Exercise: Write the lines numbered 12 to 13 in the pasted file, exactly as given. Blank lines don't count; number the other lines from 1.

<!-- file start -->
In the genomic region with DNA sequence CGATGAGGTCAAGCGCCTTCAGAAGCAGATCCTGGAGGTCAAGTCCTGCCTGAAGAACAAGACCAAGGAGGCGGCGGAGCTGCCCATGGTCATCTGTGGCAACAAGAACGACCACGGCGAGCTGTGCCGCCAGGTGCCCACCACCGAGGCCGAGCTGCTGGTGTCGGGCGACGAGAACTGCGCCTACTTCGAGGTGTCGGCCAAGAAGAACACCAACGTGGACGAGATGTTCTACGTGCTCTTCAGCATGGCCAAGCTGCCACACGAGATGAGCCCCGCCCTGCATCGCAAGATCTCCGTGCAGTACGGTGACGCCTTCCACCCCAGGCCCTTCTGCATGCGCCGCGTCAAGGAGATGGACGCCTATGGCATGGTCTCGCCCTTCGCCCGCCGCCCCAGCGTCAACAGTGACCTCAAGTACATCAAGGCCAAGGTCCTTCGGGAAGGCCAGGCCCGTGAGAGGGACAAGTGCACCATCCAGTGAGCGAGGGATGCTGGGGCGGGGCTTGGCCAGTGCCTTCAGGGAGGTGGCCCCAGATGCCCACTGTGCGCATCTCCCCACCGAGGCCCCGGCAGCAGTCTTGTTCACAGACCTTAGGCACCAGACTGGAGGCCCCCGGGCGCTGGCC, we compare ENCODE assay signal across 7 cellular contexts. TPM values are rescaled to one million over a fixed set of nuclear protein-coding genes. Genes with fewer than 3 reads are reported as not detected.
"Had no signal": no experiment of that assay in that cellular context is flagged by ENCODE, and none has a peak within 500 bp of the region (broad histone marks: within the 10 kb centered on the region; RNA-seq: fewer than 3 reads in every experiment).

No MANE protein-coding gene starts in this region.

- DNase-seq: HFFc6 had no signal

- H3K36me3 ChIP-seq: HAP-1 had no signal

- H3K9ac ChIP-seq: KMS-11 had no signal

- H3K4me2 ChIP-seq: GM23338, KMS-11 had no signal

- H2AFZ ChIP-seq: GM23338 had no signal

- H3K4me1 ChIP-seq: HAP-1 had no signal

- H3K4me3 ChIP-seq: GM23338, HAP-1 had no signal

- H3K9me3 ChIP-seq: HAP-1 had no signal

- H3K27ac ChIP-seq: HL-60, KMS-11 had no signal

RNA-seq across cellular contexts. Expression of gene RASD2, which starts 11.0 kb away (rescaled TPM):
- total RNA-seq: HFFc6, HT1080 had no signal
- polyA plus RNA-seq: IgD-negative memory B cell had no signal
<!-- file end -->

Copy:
- H3K27ac ChIP-seq: HL-60, KMS-11 had no signal

RNA-seq across cellular contexts. Expression of gene RASD2, which starts 11.0 kb away (rescaled TPM):